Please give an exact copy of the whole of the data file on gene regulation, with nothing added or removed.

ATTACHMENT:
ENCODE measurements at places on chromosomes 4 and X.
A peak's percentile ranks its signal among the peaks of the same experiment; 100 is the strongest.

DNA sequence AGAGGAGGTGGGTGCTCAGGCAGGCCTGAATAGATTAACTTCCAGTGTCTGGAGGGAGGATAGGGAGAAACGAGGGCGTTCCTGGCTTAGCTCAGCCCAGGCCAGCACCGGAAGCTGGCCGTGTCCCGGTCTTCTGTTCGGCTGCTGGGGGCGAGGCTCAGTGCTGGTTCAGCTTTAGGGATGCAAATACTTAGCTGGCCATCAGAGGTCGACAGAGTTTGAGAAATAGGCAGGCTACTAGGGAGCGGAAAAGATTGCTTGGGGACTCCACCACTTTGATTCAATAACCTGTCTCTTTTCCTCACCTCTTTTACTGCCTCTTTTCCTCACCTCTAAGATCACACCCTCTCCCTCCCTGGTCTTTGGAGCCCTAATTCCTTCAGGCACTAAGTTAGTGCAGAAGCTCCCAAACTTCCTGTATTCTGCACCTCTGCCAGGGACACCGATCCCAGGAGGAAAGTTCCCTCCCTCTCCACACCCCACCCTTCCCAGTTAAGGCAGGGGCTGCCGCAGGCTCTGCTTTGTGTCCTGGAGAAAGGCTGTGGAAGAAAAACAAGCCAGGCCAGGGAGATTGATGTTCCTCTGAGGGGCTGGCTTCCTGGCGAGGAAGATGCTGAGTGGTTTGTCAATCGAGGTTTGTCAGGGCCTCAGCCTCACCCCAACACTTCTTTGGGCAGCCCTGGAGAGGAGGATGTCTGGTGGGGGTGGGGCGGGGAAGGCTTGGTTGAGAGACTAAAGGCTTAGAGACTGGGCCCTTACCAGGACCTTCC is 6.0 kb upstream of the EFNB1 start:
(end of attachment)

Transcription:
ENCODE measurements at places on chromosomes 4 and X.
A peak's percentile ranks its signal among the peaks of the same experiment; 100 is the strongest.

DNA sequence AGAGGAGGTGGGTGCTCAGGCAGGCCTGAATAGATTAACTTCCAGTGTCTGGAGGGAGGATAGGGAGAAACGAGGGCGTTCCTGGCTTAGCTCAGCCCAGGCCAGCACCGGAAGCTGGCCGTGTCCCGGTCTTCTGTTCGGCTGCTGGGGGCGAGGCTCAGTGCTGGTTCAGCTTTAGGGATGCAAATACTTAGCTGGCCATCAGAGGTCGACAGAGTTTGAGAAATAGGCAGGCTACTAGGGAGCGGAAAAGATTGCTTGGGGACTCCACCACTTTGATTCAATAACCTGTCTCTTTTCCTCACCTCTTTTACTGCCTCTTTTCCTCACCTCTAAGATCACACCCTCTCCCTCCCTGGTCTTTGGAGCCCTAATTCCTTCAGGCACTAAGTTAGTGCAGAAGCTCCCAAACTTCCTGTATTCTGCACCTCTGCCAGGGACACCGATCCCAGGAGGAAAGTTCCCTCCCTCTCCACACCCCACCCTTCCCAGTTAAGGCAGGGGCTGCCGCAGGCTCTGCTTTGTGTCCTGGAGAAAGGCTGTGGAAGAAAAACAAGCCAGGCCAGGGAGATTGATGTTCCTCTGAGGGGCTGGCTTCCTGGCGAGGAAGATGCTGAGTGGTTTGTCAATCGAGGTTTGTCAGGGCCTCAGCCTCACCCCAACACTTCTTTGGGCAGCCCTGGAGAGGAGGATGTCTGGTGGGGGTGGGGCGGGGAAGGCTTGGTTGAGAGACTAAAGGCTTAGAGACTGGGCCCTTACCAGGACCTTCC is 6.0 kb upstream of the EFNB1 start: